"He can make the whole kickoff or punt team think he's going to go right, and all of a sudden he's going left. Or he can make them think he's going middle, and then he goes left or right. He's exceptional at that, which makes him even more dangerous than the average returner."
Hester's first two returns against the Vikings for touchdowns came at Soldier Field. In 2006, he took a punt 45 yards and the following season he went 89 yards.
So what will the Vikings do to avoid a repeat?
"I don't want to sit here and let Chicago know what we're going to do," Priefer said. "I will let you know that we are going to change our game plan a little bit from what we've been doing. We're going to have to do that, he's that good. So I just can't sit up here and tell you guys that we're going to go status-quo against Devin Hester, that's not going to happen."
Defensive tackle Kevin Williams has six tackles and seven quarterback hits in the three games since returning from a two-game NFL ban for violating the league's policy on banned substances.
Those numbers aren't bad, but Williams is a six-time Pro Bowl selection and big things are expected of him whenever he takes the field.
Frazier, for one, thinks Williams' play will take a step forward starting Sunday night.
"From what I saw this past Sunday, he is just about the Kevin that we all expect to see," Frazier said."I really feel like he's going to have a really good game on Sunday. He's about there now, from what I saw this past Sunday, which is good for our football team. He's got his legs under him now."
Williams, 31, was slowed in training camp as he dealt with plantar fasciitis in his left foot.
"(He was) playing a little catch up. Trying to get back in the groove of football," Frazier said. "He missed a lot of time. Even when he was in camp with us, he couldn't really work because of his foot. But now I get the sense that he's about there."
Williams has the potential to have a big enough impact that Frazier said opponents are still putting double-teams on him. As for the foot, Frazier said Williams hasn't brought up the subject of late, leading him to believe the problem is past.
Musgrave confirmed there was some quick juggling that had to be done last Saturday when the decision was made to deactivate wide receiver Bernard Berrian for the Cardinals game.
Berrian reportedly missed two meetings that evening at the team hotel.
"Normally it might have been (a problem), but it was OK with us," Musgrave said. "We've got a fantastic group of wide receivers and Greg Camarillo stepped right in and Devin (Aromashodu) stepped right in. We started (Michael) Jenkins at the X spot and those guys are sharp.
"Percy (Harvin) is sharp. Percy has to know a number of different positions, whether he's the running back in certain personnel groups. Sometimes he's the slot, sometimes he's the flanker. So those guys have done a fantastic job of knowing, not just their role, but knowing the whole concept."
Camarillo had been inactive for the previous three games before Sunday and clearly would have been down again.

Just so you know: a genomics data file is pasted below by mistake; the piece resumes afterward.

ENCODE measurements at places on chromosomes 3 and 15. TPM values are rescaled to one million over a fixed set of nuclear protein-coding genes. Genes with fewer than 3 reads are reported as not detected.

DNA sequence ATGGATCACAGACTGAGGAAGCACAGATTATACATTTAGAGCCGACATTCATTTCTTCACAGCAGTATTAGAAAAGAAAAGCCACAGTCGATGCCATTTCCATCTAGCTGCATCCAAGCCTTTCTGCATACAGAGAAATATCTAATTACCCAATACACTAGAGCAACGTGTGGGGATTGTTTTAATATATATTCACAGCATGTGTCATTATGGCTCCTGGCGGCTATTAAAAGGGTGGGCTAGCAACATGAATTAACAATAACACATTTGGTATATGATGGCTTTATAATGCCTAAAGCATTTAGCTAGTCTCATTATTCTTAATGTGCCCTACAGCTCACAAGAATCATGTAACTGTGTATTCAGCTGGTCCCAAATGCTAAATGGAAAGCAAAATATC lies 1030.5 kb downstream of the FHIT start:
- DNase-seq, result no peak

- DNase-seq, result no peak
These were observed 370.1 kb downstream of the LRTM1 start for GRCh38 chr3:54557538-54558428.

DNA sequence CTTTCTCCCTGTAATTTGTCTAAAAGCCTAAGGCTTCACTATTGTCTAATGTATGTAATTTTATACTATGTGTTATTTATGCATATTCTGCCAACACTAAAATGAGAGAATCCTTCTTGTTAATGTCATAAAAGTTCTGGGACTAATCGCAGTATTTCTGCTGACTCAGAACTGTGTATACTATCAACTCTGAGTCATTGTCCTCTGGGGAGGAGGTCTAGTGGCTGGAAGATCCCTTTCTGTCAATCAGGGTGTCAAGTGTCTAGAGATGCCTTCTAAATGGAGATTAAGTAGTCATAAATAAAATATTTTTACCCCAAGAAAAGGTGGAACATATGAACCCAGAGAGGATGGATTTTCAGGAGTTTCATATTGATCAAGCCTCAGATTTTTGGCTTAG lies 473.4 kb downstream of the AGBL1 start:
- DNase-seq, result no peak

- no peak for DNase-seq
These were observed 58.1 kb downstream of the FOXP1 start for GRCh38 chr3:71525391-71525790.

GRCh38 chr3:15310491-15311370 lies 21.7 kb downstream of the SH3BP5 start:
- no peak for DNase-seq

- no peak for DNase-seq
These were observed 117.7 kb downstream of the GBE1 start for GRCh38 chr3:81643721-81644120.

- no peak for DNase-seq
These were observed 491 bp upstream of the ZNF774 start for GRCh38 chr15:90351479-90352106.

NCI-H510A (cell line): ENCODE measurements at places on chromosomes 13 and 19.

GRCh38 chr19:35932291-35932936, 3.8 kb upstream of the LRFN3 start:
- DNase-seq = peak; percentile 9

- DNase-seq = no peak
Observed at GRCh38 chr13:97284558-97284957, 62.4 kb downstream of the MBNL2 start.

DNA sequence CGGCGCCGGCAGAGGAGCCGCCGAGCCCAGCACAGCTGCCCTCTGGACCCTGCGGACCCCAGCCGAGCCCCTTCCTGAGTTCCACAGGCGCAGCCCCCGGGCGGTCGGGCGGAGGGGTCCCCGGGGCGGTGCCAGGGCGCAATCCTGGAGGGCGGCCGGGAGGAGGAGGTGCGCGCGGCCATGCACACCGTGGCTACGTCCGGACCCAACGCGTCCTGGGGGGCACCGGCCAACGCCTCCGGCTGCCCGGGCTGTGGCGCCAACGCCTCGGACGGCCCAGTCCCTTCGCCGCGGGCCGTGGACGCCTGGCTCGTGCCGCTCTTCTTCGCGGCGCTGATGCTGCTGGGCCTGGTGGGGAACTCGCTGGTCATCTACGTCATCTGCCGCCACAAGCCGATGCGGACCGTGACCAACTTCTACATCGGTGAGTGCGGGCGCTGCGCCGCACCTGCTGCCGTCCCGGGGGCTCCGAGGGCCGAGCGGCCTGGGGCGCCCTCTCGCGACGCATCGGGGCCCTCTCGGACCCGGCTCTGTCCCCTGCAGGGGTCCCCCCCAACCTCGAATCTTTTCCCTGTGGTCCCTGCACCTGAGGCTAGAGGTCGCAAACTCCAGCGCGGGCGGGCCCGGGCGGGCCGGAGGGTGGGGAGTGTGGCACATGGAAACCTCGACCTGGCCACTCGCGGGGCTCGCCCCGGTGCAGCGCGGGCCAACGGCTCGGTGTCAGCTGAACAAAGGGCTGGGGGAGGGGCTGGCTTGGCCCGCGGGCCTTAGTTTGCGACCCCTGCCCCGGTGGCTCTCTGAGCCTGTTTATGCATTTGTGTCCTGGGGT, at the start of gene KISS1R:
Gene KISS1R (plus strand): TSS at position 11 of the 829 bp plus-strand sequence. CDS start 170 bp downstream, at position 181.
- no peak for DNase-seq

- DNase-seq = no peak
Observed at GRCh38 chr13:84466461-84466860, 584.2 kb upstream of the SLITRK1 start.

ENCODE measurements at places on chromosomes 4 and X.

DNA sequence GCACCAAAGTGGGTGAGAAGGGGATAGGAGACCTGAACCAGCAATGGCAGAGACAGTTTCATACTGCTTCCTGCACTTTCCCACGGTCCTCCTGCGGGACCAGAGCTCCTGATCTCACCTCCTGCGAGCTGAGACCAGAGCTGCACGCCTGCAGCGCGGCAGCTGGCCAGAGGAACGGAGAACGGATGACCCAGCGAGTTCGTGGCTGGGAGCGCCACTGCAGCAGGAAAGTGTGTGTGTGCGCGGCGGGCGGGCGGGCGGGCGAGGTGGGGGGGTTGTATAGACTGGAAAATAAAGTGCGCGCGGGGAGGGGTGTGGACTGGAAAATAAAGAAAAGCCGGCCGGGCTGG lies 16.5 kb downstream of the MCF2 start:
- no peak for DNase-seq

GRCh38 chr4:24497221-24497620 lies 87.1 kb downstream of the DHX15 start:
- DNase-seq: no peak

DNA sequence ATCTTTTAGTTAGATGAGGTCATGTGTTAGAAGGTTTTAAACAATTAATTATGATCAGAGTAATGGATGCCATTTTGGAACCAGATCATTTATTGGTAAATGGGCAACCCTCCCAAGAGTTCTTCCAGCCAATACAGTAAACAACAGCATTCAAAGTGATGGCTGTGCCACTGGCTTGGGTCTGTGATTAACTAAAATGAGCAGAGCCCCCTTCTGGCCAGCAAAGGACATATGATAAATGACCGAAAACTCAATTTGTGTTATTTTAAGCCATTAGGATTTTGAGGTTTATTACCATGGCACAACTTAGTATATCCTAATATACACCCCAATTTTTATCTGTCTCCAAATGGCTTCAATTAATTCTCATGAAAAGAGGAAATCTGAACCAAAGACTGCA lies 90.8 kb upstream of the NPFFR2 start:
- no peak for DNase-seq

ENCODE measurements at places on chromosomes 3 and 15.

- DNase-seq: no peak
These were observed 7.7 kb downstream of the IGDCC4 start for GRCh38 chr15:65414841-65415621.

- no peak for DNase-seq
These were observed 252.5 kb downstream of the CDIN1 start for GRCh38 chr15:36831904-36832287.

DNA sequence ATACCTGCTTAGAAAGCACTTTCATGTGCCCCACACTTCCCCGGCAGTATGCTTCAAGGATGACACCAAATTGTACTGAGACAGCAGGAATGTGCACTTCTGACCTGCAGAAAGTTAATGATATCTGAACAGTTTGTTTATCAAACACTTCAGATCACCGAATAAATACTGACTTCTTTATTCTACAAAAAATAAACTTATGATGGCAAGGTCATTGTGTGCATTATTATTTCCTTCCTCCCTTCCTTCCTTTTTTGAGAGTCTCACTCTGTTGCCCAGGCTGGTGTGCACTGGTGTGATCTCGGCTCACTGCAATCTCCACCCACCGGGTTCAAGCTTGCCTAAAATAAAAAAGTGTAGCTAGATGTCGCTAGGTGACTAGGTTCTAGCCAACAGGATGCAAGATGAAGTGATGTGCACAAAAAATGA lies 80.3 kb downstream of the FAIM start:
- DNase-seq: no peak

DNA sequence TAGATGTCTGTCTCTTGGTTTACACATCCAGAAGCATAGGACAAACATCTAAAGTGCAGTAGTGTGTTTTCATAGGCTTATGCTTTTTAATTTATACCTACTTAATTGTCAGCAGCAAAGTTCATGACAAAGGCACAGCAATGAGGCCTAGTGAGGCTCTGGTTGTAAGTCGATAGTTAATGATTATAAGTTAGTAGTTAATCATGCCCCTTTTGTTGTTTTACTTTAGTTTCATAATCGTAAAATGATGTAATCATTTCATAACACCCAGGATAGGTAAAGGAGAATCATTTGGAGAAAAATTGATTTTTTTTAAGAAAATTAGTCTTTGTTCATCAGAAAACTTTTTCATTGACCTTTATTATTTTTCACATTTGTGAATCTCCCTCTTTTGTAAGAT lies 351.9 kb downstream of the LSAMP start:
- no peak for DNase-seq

Meanwhile, Musgrave echoed Frazier's optimistic view of what Berrian can contribute to the offense this season.
"(It) seem like offensively we're definitely on the same page with him," Musgrave said.
Berrian has two receptions for 37 yards this season.
Erin Henderson has spent time as one of the Vikings' two linebackers in the nickel package the past two weeks with his brother, E.J., limited because of swelling in his left knee.
"I thought he's been doing well," defensive coordinator Fred Pagac said of Erin Henderson. "Playing the middle read very well, doing a good job for us. Hopefully, E.J. will be able to come back and be able to help us and rotate him in there a little bit. But we have two players that can play that position and help our football team."
E.J. Henderson has been able to play in the base defense, despite his knee issue.
Changes at safety
Bears strong safety Chris Harris says he does not expect to start Sunday and free safety Brandon Meriweather likely won't, either.
Coach Lovie Smith says the Bears are "looking at a lot of different options," though he would not say he was benching the safeties in favor of Chris Conte and Major Wright.
Harris says "whoever's taking the first-team reps" in practice usually gets the nod, and he did not work with the starters on Thursday. The veteran started Monday at Detroit after missing three games because of a hamstring problem and was beaten by Calvin Johnson on a 73-yard touchdown reception. He says the injury is no longer an issue.
Meriweather, a two-time Pro Bowl safety with New England, has been a disappointment.
• The Vikings practiced outside Thursday after being forced indoors Wednesday because of rain.
• Frazier said left tackle Charlie Johnson "seems to be much more comfortable in what we're doing," in recent games. Johnson had been dealing with a triceps injury but has recovered from that. "He's playing well," Frazier said. "He's doing a good job for us."
The Associated Press contributed.